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Divorce Can Seriously Harm Men's Health

Update Date: Oct 01, 2013 03:29 PM EDT

Divorced men are more likely to die early as well as suffer from depression and substance abuse, according to new research.

Researchers also found that divorced men are more likely to develop heart disease, high blood pressure and stroke at an earlier age.

The study revealed that divorced and single men have a 39 percent higher suicide rate than their married counterparts. Researchers explain this may be because they are more likely to engage in risky behavior.

Researchers said more research is "urgently needed" to investigate the negative health impact of relationship break-ups.

The latest study focused on a 45-year-old white man who "endured a difficult divorce". The man had gone to his family doctor for the first time in ten years and complained of poor sleep and abdominal pain.

The man said that he drank "about a six-pack of beer a day," and had recently begun hating his job in middle management at a local bank.

He later reported having limited access to his children and paying a "significant amount of child support". He also said that his ex-wife "took all of our friends with her after the divorce".

Besides having a slightly enlarged liver and being somewhat overweight, researchers reported that the man's physical condition was "unremarkable".  They attributed his mild physical ailments and seemingly mild depressive state to anxiety and stress associated with his divorce.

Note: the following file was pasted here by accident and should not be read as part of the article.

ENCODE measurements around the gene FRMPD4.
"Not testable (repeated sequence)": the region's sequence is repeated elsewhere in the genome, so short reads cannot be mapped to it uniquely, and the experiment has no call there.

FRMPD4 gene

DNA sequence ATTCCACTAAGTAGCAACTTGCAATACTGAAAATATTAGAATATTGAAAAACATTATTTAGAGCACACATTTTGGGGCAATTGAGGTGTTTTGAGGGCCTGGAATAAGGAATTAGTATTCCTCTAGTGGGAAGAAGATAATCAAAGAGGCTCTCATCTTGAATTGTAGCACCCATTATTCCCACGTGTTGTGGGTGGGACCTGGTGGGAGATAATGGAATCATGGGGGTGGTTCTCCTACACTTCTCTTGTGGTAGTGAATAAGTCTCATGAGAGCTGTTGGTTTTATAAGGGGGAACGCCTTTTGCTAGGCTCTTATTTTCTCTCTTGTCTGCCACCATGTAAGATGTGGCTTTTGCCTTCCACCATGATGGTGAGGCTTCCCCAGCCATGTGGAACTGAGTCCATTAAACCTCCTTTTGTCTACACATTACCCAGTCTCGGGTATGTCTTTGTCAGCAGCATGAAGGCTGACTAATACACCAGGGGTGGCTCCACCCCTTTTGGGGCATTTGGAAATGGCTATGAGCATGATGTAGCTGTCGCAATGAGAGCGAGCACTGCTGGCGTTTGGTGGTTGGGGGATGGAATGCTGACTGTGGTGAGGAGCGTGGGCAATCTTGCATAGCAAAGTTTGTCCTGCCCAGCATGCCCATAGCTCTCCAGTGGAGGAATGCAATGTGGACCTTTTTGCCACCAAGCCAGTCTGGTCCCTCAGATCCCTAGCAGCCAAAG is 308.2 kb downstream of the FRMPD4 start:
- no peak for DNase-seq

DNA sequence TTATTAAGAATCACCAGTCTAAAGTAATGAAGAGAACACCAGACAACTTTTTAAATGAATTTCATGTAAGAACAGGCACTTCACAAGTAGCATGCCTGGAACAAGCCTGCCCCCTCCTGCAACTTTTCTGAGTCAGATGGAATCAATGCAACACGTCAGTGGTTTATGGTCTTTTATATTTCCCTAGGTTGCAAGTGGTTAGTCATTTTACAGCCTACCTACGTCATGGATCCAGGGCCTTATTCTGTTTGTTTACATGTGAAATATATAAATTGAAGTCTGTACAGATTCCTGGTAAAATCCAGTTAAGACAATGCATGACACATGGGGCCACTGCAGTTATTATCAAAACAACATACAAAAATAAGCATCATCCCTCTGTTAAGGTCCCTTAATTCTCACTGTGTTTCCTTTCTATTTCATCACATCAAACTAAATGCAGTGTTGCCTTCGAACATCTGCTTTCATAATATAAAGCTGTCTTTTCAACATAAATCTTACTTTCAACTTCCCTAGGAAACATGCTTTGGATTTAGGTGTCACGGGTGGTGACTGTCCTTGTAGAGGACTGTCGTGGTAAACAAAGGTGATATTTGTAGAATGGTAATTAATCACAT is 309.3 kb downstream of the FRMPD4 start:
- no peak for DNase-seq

Based on the latest study, researchers warn healthcare providers about treating conditions that have a psychological basis in divorce. They say that doctors should recommend nutrition, exercise and sleep education. Men with alcohol and substance abuse problems should be referred to treatment programs, therapists and or divorce support groups, according to researchers.

"Popular perception, and many cultures as well as the media present men as tough, resilient, and less vulnerable to psychological trauma than women. However, this article serves as a warning signal not to follow such unfounded perceptions," researcher Dr. Ridwan Shabsigh, MD, President of the International Society of Men's Health (ISMH); Chairman, Department of Surgery, St. Barnabas Hospital (Bronx, NY); and Professor of Clinical Urology, Cornell University, said in a news release.

"The fact is that men get affected substantially by psychological trauma and negative life events such as divorce, bankruptcy, war, and bereavement. Research is urgently needed to investigate the prevalence and impact of such effects and to develop diagnosis and treatment guidelines for practitioners," Shabsigh concluded.

The findings are published in the Journal of Men's Health.  

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